liu.seSearch for publications in DiVA
Change search
CiteExportLink to record
Permanent link

Direct link
Cite
Citation style
  • apa
  • harvard1
  • ieee
  • modern-language-association-8th-edition
  • vancouver
  • oxford
  • Other style
More styles
Language
  • de-DE
  • en-GB
  • en-US
  • fi-FI
  • nn-NO
  • nn-NB
  • sv-SE
  • Other locale
More languages
Output format
  • html
  • text
  • asciidoc
  • rtf
Sample sizes for two-group second-order latent growth curve models
Stockholms universitet, Stockholm, Sweden.ORCID iD: 0000-0002-6590-3847
2009 (English)In: Multivariate Behavioral Research, ISSN 0027-3171, E-ISSN 1532-7906, Vol. 44, no 5, p. 588-619Article in journal (Refereed) Published
Abstract [en]

Second-order latent growth curve models (S. C. Duncan & Duncan, 1996 Duncan, S. C. and Duncan, T. E. 1996. A multivariate growth curve analysis of adolescent substance use.. Structural Equation Modeling, 3: 323–347.[Taylor & Francis Online], [Web of Science ®] , [Google Scholar]; McArdle, 1988 McArdle, J. J. 1988. “Dynamic but structural equation modeling of repeated measures data.”. In Handbook of multivariate experimental psychology, , 2nd ed. Edited by: Cattell, R. B. and Nesselroade, J. 564–614. New York: Plenum..[Crossref] , [Google Scholar]) can be used to study group differences in change in latent constructs. We give exact formulas for the covariance matrix of the parameter estimates and an algebraic expression for the estimation of slope differences. Formulas for calculations of the required sample size are presented, illustrated, and discussed. They are checked by Monte Carlo simulations in Mplus and also by Satorra and Saris's (1985) Satorra, A. and Saris, W. E. 1985. The power of the likelihood ratio test in covariance structure analysis.. Psychometrika, 50: 83–90.[Crossref], [Web of Science ®] , [Google Scholar] power approximation techniques for small and medium effect sizes (Cohen, 1988 Cohen, J. 1988. Statistical power analysis for the behavioral sciences. Hillsdale, NJ: Erlbaum.. [Google Scholar]). Results are similar across methods. Not surprisingly, sample sizes decrease with effect sizes, indicator reliabilities, number of indicators, frequency of observation, and duration of study. The relative importance of these factors is also discussed, alone and in combination. The use of the sample size formula is illustrated using a modification of empirical results from Stoel, Peetsma, and Roeleveld (2003)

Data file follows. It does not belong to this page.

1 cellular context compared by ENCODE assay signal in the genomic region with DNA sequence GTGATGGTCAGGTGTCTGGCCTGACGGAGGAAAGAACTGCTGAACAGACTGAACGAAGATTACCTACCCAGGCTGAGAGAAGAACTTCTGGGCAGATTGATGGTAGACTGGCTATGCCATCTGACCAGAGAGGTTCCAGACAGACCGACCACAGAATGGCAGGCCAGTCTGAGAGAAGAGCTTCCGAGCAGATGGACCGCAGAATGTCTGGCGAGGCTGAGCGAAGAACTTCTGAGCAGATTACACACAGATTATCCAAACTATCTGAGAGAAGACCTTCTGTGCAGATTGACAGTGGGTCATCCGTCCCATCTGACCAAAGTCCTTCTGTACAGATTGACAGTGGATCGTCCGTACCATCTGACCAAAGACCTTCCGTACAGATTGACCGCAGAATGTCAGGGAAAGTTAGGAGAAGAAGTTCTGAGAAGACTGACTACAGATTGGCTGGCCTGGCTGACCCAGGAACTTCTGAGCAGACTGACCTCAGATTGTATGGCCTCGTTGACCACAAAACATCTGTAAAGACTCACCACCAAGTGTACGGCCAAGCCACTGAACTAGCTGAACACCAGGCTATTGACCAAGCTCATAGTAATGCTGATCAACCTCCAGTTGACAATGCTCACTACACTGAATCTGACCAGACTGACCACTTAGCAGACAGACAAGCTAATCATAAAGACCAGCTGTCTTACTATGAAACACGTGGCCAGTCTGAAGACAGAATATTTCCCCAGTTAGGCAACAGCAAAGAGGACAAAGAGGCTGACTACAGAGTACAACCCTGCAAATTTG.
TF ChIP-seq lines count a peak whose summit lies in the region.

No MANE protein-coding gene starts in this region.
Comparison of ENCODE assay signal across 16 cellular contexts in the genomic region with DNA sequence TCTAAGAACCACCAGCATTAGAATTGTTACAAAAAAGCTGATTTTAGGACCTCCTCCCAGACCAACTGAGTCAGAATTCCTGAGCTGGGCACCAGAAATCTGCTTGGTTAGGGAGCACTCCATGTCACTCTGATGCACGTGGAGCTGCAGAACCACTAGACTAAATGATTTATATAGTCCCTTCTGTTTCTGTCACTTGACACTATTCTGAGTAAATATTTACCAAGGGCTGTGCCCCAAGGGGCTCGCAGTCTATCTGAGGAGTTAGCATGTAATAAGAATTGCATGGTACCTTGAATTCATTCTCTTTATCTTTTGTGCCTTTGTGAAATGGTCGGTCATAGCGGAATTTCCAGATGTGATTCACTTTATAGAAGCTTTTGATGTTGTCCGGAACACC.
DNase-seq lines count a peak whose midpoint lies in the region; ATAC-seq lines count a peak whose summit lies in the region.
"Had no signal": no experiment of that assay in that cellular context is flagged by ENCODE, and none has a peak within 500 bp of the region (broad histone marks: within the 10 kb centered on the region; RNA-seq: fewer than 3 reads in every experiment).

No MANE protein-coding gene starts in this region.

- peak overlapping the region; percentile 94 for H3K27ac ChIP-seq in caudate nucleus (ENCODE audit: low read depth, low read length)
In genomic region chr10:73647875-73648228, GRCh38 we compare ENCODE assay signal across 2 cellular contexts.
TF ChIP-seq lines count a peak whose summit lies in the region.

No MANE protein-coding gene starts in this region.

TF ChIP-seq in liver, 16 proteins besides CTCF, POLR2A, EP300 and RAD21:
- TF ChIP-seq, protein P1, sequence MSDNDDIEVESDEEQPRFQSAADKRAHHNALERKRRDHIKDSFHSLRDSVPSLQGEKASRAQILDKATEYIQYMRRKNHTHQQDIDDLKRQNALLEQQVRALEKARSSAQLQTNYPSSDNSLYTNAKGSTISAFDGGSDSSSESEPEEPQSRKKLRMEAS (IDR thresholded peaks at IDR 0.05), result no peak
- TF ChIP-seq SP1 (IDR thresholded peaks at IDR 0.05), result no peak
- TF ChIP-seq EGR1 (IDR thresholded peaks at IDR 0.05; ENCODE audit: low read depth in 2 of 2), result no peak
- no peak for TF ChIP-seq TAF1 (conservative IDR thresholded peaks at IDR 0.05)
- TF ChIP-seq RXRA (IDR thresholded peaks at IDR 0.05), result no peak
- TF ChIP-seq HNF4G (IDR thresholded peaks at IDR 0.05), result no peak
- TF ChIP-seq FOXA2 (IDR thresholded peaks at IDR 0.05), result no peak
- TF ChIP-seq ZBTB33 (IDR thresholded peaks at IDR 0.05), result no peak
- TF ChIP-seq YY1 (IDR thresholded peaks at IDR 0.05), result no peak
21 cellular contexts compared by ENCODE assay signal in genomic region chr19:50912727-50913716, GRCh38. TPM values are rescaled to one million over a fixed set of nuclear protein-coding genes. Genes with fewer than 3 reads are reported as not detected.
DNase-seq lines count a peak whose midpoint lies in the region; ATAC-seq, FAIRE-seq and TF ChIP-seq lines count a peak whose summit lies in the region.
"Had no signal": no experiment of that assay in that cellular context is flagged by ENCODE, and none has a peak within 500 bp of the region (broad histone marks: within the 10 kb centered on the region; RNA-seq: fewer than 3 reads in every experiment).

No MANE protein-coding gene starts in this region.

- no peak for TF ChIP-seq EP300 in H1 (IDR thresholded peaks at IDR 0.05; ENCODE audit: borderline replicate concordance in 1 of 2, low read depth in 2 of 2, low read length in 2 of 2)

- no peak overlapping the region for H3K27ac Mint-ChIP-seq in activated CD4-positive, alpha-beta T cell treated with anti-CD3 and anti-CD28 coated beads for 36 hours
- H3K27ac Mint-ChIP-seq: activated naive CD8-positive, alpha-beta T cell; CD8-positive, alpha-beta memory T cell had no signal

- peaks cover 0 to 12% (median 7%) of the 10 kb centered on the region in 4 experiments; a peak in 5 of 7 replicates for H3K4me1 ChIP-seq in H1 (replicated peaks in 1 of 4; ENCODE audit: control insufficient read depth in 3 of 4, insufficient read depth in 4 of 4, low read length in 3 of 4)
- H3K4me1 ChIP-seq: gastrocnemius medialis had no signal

Place, publisher, year, edition, pages
Psychology Press, 2009. Vol. 44, no 5, p. 588-619
National Category
Probability Theory and Statistics
Identifiers
URN: urn:nbn:se:liu:diva-159666DOI: 10.1080/00273170903202589ISI: 000274281300002Scopus ID: 2-s2.0-77951655368OAI: oai:DiVA.org:liu-159666DiVA, id: diva2:1343105
Available from: 2019-08-15 Created: 2019-08-15 Last updated: 2019-08-20Bibliographically approved

Open Access in DiVA

No full text in DiVA

Other links

Publisher's full textScopus

Authority records BETA

Wänström, Linda

Search in DiVA

By author/editor
Wänström, Linda
In the same journal
Multivariate Behavioral Research
Probability Theory and Statistics

Search outside of DiVA

GoogleGoogle Scholar

doi
urn-nbn

Altmetric score

doi
urn-nbn
CiteExportLink to record
Permanent link

Direct link
Cite
Citation style
  • apa
  • harvard1
  • ieee
  • modern-language-association-8th-edition
  • vancouver
  • oxford
  • Other style
More styles
Language
  • de-DE
  • en-GB
  • en-US
  • fi-FI
  • nn-NO
  • nn-NB
  • sv-SE
  • Other locale
More languages
Output format
  • html
  • text
  • asciidoc
  • rtf